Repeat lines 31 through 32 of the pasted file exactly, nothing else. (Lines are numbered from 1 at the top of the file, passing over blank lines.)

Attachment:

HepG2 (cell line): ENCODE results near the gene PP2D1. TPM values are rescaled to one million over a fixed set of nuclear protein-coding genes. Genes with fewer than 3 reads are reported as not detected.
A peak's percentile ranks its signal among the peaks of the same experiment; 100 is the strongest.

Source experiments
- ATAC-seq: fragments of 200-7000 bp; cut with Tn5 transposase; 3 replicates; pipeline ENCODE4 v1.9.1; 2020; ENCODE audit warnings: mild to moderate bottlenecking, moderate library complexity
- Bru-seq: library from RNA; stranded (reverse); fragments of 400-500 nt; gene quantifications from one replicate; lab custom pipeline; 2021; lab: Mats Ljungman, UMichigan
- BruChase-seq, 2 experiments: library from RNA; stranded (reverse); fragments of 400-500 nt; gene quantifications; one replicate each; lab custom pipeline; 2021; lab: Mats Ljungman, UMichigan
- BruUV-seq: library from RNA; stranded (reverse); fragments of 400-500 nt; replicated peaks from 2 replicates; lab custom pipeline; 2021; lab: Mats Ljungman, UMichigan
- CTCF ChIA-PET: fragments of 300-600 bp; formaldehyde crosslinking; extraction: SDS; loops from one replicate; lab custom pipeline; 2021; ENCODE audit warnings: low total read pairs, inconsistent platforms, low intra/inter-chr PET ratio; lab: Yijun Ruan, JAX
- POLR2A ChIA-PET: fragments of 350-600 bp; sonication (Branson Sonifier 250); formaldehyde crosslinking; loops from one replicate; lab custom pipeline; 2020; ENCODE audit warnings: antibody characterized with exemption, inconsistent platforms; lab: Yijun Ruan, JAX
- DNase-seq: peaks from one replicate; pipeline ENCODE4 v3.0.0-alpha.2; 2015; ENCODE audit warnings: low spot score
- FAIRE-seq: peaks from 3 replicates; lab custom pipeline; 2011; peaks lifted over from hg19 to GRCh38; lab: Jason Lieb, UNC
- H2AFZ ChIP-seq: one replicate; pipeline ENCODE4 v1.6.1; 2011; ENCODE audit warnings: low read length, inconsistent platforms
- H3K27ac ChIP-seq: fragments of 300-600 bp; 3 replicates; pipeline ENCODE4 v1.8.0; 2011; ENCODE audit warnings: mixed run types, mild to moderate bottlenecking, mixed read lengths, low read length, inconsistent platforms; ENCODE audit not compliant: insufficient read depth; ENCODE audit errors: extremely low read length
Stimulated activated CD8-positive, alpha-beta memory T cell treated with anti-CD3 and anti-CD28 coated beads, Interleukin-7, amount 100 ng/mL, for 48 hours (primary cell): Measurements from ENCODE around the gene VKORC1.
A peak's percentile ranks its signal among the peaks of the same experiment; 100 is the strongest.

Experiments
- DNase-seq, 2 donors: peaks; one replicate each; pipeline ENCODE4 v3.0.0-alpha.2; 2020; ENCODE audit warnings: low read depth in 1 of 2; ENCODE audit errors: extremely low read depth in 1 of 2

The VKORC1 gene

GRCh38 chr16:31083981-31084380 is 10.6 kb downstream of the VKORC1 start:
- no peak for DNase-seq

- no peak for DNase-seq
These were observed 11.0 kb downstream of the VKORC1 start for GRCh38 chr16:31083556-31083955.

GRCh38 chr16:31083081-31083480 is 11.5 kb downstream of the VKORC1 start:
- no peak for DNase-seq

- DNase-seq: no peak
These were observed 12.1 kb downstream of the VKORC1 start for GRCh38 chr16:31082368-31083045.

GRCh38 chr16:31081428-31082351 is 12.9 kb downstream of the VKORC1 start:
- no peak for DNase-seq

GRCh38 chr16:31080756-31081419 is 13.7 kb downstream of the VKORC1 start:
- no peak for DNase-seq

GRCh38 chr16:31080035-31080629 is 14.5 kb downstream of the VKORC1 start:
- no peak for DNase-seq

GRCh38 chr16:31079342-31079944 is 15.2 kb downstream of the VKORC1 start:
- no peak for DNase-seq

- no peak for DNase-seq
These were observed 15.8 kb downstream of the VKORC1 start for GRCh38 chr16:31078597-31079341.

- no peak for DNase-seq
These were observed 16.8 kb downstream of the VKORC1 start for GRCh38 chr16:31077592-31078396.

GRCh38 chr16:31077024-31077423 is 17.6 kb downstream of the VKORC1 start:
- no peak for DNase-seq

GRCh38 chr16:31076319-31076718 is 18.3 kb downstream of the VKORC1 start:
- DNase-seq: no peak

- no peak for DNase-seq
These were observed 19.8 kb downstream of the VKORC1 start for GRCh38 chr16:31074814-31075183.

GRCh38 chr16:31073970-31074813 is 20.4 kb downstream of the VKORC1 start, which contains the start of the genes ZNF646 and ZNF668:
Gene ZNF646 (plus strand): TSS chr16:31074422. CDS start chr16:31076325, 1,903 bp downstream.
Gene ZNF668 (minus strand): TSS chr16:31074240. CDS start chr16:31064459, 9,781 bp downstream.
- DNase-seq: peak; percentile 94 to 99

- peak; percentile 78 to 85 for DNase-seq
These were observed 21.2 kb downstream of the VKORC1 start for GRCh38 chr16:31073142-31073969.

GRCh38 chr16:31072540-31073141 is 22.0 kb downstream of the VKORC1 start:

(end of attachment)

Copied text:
GRCh38 chr16:31080035-31080629 is 14.5 kb downstream of the VKORC1 start:
- no peak for DNase-seq